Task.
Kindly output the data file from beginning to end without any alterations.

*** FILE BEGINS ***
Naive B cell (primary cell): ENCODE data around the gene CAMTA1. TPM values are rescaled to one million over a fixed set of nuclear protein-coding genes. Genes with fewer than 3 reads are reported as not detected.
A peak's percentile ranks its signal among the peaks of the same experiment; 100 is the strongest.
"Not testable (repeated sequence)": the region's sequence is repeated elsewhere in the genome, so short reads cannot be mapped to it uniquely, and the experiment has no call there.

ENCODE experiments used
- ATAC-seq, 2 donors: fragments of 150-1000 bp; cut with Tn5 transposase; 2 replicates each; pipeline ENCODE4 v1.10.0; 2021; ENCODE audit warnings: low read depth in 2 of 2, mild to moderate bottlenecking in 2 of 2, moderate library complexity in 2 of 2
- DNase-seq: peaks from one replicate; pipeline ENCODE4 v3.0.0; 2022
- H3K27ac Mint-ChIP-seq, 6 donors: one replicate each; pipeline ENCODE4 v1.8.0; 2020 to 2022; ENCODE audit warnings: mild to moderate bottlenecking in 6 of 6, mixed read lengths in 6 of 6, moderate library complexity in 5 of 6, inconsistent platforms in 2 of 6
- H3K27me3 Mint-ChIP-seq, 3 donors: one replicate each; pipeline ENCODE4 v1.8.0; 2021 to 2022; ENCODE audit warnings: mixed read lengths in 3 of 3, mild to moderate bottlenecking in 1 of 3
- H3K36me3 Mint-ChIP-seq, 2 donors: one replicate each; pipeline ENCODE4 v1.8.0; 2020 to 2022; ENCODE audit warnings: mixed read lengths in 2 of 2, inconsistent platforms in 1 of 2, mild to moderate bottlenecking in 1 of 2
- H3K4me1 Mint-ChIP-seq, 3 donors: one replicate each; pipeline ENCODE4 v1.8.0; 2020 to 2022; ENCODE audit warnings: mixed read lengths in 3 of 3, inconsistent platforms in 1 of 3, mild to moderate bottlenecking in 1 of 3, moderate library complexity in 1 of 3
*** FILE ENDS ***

Naive B cell (primary cell): ENCODE data around the gene CAMTA1. TPM values are rescaled to one million over a fixed set of nuclear protein-coding genes. Genes with fewer than 3 reads are reported as not detected.
A peak's percentile ranks its signal among the peaks of the same experiment; 100 is the strongest.
"Not testable (repeated sequence)": the region's sequence is repeated elsewhere in the genome, so short reads cannot be mapped to it uniquely, and the experiment has no call there.

ENCODE experiments used
- ATAC-seq, 2 donors: fragments of 150-1000 bp; cut with Tn5 transposase; 2 replicates each; pipeline ENCODE4 v1.10.0; 2021; ENCODE audit warnings: low read depth in 2 of 2, mild to moderate bottlenecking in 2 of 2, moderate library complexity in 2 of 2
- DNase-seq: peaks from one replicate; pipeline ENCODE4 v3.0.0; 2022
- H3K27ac Mint-ChIP-seq, 6 donors: one replicate each; pipeline ENCODE4 v1.8.0; 2020 to 2022; ENCODE audit warnings: mild to moderate bottlenecking in 6 of 6, mixed read lengths in 6 of 6, moderate library complexity in 5 of 6, inconsistent platforms in 2 of 6
- H3K27me3 Mint-ChIP-seq, 3 donors: one replicate each; pipeline ENCODE4 v1.8.0; 2021 to 2022; ENCODE audit warnings: mixed read lengths in 3 of 3, mild to moderate bottlenecking in 1 of 3
- H3K36me3 Mint-ChIP-seq, 2 donors: one replicate each; pipeline ENCODE4 v1.8.0; 2020 to 2022; ENCODE audit warnings: mixed read lengths in 2 of 2, inconsistent platforms in 1 of 2, mild to moderate bottlenecking in 1 of 2
- H3K4me1 Mint-ChIP-seq, 3 donors: one replicate each; pipeline ENCODE4 v1.8.0; 2020 to 2022; ENCODE audit warnings: mixed read lengths in 3 of 3, inconsistent platforms in 1 of 3, mild to moderate bottlenecking in 1 of 3, moderate library complexity in 1 of 3